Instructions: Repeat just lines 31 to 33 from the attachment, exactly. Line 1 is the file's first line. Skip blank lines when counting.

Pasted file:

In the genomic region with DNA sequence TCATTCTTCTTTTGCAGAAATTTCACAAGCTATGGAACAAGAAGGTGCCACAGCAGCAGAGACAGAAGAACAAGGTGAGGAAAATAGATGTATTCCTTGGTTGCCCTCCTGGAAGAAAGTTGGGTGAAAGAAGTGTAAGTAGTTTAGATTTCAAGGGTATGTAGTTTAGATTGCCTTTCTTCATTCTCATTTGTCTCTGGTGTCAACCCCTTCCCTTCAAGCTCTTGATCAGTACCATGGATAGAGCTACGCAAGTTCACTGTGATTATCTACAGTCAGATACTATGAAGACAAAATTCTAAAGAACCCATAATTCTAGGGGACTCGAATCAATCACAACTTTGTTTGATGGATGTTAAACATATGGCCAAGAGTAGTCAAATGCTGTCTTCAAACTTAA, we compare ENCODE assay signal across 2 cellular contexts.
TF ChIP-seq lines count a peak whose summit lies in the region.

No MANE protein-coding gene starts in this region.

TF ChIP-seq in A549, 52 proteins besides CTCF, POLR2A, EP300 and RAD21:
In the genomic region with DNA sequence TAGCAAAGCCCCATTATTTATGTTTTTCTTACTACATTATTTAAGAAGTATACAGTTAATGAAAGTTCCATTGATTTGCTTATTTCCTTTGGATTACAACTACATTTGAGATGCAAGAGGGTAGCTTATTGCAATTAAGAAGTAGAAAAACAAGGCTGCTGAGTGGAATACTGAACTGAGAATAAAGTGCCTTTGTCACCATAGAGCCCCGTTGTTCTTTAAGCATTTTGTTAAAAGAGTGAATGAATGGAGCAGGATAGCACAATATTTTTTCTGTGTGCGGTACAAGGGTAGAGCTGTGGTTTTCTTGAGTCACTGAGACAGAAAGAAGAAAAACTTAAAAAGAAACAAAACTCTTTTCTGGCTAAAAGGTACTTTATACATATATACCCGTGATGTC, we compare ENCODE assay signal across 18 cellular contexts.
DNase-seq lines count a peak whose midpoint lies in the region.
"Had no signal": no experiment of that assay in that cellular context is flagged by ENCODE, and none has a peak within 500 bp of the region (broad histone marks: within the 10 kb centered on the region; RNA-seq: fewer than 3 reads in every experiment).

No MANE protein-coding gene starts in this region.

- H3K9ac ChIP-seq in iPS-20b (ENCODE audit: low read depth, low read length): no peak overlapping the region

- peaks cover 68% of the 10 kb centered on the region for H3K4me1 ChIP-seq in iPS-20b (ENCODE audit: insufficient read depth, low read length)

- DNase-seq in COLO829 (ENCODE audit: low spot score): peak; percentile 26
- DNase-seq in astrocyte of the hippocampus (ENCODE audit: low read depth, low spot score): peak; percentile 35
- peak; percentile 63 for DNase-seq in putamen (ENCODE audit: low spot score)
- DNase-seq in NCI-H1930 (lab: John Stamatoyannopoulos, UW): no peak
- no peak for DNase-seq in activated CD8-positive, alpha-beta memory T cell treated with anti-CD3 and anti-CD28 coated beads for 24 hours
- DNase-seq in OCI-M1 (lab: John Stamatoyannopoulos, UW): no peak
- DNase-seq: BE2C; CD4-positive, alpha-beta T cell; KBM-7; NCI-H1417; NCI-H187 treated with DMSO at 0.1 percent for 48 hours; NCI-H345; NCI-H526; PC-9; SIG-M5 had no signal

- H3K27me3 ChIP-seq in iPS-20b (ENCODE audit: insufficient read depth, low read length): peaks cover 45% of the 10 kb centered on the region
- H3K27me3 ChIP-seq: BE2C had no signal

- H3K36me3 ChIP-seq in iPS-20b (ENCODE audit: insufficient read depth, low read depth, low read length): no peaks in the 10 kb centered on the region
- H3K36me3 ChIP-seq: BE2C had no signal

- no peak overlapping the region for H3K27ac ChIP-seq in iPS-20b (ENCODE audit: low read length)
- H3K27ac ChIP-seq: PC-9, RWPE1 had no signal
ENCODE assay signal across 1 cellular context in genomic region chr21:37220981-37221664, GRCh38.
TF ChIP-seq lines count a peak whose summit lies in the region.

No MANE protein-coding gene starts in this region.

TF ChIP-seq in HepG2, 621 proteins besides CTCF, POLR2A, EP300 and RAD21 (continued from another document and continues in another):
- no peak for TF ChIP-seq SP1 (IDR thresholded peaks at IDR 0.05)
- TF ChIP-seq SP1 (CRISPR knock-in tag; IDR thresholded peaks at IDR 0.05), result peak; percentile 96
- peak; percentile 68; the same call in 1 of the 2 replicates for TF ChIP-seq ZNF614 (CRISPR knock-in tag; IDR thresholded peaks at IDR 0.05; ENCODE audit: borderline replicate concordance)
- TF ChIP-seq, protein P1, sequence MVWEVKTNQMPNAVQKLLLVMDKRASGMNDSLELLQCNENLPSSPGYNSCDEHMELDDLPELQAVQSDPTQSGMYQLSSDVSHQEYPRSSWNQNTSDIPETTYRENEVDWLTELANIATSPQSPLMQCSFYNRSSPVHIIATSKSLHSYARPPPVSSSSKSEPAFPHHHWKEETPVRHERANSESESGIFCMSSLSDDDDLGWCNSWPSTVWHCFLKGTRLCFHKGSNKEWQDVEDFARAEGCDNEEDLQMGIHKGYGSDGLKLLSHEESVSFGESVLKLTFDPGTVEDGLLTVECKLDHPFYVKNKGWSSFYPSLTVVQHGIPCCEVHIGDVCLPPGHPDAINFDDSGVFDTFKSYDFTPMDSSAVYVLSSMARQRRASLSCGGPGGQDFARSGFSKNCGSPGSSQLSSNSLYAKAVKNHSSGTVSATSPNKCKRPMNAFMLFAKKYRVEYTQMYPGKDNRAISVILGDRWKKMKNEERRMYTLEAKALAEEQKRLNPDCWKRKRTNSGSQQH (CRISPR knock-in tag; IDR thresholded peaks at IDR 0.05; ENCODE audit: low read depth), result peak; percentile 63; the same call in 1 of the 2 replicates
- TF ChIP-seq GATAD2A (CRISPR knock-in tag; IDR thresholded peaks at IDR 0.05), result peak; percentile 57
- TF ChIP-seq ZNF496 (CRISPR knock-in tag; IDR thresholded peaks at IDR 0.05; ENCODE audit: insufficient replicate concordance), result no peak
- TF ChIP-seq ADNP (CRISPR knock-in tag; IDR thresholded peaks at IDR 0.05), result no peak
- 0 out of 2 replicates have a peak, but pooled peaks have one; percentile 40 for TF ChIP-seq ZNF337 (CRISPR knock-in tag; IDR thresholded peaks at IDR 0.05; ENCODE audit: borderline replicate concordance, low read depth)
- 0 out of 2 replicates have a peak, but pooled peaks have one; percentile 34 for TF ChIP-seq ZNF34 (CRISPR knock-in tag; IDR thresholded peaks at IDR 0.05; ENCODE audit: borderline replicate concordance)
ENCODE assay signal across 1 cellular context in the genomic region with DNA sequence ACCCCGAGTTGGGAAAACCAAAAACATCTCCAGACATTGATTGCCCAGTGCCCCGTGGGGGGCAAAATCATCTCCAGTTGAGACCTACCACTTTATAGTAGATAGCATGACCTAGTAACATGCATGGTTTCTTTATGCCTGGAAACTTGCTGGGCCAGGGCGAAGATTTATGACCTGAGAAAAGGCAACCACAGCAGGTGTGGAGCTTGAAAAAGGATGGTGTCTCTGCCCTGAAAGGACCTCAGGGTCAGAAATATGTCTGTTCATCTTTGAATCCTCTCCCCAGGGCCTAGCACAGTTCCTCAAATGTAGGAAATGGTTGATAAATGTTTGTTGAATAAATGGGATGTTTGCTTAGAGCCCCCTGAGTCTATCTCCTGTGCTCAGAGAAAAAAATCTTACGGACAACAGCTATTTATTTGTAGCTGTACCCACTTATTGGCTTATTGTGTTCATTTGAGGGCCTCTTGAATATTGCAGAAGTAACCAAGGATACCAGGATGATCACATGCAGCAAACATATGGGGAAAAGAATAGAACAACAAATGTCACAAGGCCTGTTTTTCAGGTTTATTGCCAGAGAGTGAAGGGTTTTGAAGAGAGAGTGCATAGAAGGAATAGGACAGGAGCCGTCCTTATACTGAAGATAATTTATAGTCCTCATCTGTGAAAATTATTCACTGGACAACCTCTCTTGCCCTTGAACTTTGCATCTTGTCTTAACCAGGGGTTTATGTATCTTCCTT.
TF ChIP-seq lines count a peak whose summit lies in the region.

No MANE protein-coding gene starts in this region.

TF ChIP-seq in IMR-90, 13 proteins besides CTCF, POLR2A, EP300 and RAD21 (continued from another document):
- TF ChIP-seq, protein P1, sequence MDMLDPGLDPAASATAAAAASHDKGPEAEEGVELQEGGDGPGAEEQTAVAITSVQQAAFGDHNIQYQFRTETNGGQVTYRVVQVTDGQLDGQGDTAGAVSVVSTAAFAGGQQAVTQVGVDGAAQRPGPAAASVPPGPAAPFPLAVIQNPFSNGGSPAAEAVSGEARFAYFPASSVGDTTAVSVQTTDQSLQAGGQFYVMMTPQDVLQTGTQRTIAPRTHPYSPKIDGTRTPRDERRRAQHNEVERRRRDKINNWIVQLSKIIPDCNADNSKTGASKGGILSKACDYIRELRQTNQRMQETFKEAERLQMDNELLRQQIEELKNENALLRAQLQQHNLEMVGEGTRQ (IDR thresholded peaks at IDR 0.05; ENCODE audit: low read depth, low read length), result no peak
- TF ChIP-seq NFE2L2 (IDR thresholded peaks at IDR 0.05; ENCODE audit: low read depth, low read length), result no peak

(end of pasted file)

- TF ChIP-seq, protein P1, sequence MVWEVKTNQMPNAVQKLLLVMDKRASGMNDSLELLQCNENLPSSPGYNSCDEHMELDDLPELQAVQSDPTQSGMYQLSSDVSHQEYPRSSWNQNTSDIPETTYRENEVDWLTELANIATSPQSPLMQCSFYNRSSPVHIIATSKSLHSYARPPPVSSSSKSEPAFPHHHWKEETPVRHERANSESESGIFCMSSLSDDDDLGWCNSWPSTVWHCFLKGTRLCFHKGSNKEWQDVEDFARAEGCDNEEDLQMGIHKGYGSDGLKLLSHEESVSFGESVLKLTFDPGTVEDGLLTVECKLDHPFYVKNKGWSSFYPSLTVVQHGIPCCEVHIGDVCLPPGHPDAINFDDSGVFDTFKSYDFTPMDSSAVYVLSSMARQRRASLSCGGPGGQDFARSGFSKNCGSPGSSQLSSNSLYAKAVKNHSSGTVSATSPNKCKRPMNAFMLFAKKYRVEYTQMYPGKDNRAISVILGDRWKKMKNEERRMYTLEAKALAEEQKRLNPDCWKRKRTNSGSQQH (CRISPR knock-in tag; IDR thresholded peaks at IDR 0.05; ENCODE audit: low read depth), result peak; percentile 63; the same call in 1 of the 2 replicates
- TF ChIP-seq GATAD2A (CRISPR knock-in tag; IDR thresholded peaks at IDR 0.05), result peak; percentile 57
- TF ChIP-seq ZNF496 (CRISPR knock-in tag; IDR thresholded peaks at IDR 0.05; ENCODE audit: insufficient replicate concordance), result no peak